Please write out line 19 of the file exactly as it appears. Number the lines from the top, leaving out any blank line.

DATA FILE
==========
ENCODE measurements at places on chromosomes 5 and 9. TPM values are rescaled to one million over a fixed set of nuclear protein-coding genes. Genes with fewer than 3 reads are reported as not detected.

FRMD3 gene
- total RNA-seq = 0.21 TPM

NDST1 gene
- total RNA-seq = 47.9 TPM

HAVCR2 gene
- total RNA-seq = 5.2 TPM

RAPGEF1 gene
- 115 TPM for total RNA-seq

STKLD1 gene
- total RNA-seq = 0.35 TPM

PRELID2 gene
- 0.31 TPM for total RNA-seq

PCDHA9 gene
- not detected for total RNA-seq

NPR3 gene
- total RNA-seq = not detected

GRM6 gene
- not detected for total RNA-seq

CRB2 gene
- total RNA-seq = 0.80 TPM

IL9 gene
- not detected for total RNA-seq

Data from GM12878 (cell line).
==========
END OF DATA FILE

- not detected for total RNA-seq